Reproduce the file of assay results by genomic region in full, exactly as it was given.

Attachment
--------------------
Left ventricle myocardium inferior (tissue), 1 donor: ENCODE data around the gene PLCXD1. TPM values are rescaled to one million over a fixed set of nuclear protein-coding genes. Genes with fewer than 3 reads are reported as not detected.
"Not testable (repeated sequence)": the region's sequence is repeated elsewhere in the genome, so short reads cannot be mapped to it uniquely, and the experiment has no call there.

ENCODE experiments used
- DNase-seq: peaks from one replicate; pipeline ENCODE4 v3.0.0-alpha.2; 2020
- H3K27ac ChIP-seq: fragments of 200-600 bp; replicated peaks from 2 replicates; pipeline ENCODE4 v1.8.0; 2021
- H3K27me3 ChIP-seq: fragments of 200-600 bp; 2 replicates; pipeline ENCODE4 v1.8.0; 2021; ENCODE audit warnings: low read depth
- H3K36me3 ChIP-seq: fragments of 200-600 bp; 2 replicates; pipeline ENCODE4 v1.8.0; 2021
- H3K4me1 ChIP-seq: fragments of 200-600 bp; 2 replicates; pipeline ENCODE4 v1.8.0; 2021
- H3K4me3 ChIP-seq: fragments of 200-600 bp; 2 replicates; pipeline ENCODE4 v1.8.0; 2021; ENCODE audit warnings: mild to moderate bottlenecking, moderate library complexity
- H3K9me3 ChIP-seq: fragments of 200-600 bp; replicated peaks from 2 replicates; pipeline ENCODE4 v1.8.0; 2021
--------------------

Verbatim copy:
Left ventricle myocardium inferior (tissue), 1 donor: ENCODE data around the gene PLCXD1. TPM values are rescaled to one million over a fixed set of nuclear protein-coding genes. Genes with fewer than 3 reads are reported as not detected.
"Not testable (repeated sequence)": the region's sequence is repeated elsewhere in the genome, so short reads cannot be mapped to it uniquely, and the experiment has no call there.

ENCODE experiments used
- DNase-seq: peaks from one replicate; pipeline ENCODE4 v3.0.0-alpha.2; 2020
- H3K27ac ChIP-seq: fragments of 200-600 bp; replicated peaks from 2 replicates; pipeline ENCODE4 v1.8.0; 2021
- H3K27me3 ChIP-seq: fragments of 200-600 bp; 2 replicates; pipeline ENCODE4 v1.8.0; 2021; ENCODE audit warnings: low read depth
- H3K36me3 ChIP-seq: fragments of 200-600 bp; 2 replicates; pipeline ENCODE4 v1.8.0; 2021
- H3K4me1 ChIP-seq: fragments of 200-600 bp; 2 replicates; pipeline ENCODE4 v1.8.0; 2021
- H3K4me3 ChIP-seq: fragments of 200-600 bp; 2 replicates; pipeline ENCODE4 v1.8.0; 2021; ENCODE audit warnings: mild to moderate bottlenecking, moderate library complexity
- H3K9me3 ChIP-seq: fragments of 200-600 bp; replicated peaks from 2 replicates; pipeline ENCODE4 v1.8.0; 2021